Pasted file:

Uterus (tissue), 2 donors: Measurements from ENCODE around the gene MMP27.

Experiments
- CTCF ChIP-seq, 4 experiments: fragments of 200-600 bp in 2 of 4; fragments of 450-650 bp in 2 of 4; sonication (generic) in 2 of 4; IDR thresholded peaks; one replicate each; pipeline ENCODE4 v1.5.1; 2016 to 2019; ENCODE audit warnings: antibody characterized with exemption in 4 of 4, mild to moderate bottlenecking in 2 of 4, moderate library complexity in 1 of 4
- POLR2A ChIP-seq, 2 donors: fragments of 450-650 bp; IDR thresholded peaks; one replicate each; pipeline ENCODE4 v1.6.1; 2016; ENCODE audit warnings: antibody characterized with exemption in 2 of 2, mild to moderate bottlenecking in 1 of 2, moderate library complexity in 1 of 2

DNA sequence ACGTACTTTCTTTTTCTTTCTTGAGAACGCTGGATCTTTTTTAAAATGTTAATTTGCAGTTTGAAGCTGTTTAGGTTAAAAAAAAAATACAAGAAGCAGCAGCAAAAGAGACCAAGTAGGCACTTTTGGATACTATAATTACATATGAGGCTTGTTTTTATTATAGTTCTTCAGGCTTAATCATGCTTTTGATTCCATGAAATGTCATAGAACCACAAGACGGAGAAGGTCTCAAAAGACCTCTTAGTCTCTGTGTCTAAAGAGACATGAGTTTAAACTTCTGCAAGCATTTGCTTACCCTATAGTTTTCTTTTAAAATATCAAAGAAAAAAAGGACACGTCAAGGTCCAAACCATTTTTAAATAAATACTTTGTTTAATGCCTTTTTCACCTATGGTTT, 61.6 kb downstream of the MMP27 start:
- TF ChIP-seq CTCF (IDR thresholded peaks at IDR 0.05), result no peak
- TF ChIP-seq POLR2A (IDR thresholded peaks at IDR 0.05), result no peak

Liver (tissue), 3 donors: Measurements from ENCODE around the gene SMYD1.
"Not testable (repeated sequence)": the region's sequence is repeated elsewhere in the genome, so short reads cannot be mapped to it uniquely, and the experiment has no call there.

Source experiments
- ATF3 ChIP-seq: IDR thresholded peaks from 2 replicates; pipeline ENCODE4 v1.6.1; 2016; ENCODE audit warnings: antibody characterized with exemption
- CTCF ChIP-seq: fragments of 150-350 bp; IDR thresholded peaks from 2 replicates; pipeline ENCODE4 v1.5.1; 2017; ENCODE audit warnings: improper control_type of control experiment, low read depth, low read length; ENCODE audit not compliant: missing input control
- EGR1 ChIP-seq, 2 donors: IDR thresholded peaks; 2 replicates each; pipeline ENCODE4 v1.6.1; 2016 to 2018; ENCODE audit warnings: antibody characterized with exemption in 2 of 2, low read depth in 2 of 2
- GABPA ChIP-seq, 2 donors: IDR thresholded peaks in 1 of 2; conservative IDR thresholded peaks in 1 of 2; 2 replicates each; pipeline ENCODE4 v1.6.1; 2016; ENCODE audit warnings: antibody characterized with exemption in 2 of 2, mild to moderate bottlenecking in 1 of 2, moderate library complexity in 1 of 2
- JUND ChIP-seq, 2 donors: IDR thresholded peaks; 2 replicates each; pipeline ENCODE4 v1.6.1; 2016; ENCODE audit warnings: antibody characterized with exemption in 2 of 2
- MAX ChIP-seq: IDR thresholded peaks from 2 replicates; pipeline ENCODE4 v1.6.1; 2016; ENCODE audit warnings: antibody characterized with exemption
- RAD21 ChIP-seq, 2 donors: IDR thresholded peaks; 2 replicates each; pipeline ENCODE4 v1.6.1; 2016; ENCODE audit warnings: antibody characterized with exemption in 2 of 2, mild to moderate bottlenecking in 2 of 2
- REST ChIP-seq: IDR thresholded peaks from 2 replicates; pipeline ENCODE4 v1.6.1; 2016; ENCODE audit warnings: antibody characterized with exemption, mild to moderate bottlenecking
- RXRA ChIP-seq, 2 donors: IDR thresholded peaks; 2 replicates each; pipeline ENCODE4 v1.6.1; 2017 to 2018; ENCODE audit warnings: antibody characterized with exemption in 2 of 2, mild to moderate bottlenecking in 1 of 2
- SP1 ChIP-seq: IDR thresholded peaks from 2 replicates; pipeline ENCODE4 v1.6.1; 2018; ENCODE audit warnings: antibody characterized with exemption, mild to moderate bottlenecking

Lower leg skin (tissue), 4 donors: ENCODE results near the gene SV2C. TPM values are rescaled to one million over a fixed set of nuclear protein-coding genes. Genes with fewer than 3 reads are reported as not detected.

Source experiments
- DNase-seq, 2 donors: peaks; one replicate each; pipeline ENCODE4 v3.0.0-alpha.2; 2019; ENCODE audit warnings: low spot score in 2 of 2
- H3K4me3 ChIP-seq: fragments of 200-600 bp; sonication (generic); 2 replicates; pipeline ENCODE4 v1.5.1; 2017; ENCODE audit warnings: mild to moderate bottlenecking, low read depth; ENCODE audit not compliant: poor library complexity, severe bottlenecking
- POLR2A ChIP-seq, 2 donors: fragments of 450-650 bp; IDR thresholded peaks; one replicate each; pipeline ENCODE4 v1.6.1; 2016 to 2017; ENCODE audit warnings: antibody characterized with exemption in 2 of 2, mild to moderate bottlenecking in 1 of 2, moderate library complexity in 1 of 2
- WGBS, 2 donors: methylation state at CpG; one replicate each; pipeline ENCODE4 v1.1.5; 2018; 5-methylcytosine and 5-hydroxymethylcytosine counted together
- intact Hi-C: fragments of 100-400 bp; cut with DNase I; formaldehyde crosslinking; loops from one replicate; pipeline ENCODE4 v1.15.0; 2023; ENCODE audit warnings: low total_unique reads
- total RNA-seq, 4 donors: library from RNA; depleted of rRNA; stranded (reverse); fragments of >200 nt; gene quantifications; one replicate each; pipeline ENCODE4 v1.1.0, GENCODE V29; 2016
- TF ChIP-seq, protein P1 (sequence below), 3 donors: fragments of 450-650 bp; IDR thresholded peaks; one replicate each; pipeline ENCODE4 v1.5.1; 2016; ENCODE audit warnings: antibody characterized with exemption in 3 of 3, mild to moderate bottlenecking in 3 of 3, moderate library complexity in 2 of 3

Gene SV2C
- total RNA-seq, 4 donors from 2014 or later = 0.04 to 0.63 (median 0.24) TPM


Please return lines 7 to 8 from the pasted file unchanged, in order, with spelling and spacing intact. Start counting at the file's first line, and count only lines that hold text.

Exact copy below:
- TF ChIP-seq POLR2A (IDR thresholded peaks at IDR 0.05), result no peak

Liver (tissue), 3 donors: Measurements from ENCODE around the gene SMYD1.